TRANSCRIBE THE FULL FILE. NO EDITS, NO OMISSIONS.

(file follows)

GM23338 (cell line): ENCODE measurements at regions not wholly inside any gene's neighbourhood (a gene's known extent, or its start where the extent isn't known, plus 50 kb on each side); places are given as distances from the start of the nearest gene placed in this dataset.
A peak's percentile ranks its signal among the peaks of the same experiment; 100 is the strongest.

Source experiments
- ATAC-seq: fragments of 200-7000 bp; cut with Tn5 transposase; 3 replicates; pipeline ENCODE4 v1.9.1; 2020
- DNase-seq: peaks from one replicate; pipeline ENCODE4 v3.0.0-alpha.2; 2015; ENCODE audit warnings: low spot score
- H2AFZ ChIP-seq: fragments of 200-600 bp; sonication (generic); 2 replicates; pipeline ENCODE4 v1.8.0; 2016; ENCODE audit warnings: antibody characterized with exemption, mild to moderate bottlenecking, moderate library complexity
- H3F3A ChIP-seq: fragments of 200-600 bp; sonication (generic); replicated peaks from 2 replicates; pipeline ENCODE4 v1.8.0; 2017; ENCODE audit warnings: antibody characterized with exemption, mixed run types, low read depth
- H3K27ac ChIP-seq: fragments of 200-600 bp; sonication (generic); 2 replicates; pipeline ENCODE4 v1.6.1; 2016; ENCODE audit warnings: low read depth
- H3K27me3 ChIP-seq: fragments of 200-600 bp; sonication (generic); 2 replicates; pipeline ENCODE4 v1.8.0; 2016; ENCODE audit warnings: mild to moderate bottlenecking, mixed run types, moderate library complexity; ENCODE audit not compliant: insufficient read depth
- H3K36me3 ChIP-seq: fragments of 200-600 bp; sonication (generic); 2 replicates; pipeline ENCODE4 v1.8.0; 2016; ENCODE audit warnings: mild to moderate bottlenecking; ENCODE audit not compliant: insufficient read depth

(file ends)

GM23338 (cell line): ENCODE measurements at regions not wholly inside any gene's neighbourhood (a gene's known extent, or its start where the extent isn't known, plus 50 kb on each side); places are given as distances from the start of the nearest gene placed in this dataset.
A peak's percentile ranks its signal among the peaks of the same experiment; 100 is the strongest.

Source experiments
- ATAC-seq: fragments of 200-7000 bp; cut with Tn5 transposase; 3 replicates; pipeline ENCODE4 v1.9.1; 2020
- DNase-seq: peaks from one replicate; pipeline ENCODE4 v3.0.0-alpha.2; 2015; ENCODE audit warnings: low spot score
- H2AFZ ChIP-seq: fragments of 200-600 bp; sonication (generic); 2 replicates; pipeline ENCODE4 v1.8.0; 2016; ENCODE audit warnings: antibody characterized with exemption, mild to moderate bottlenecking, moderate library complexity
- H3F3A ChIP-seq: fragments of 200-600 bp; sonication (generic); replicated peaks from 2 replicates; pipeline ENCODE4 v1.8.0; 2017; ENCODE audit warnings: antibody characterized with exemption, mixed run types, low read depth
- H3K27ac ChIP-seq: fragments of 200-600 bp; sonication (generic); 2 replicates; pipeline ENCODE4 v1.6.1; 2016; ENCODE audit warnings: low read depth
- H3K27me3 ChIP-seq: fragments of 200-600 bp; sonication (generic); 2 replicates; pipeline ENCODE4 v1.8.0; 2016; ENCODE audit warnings: mild to moderate bottlenecking, mixed run types, moderate library complexity; ENCODE audit not compliant: insufficient read depth
- H3K36me3 ChIP-seq: fragments of 200-600 bp; sonication (generic); 2 replicates; pipeline ENCODE4 v1.8.0; 2016; ENCODE audit warnings: mild to moderate bottlenecking; ENCODE audit not compliant: insufficient read depth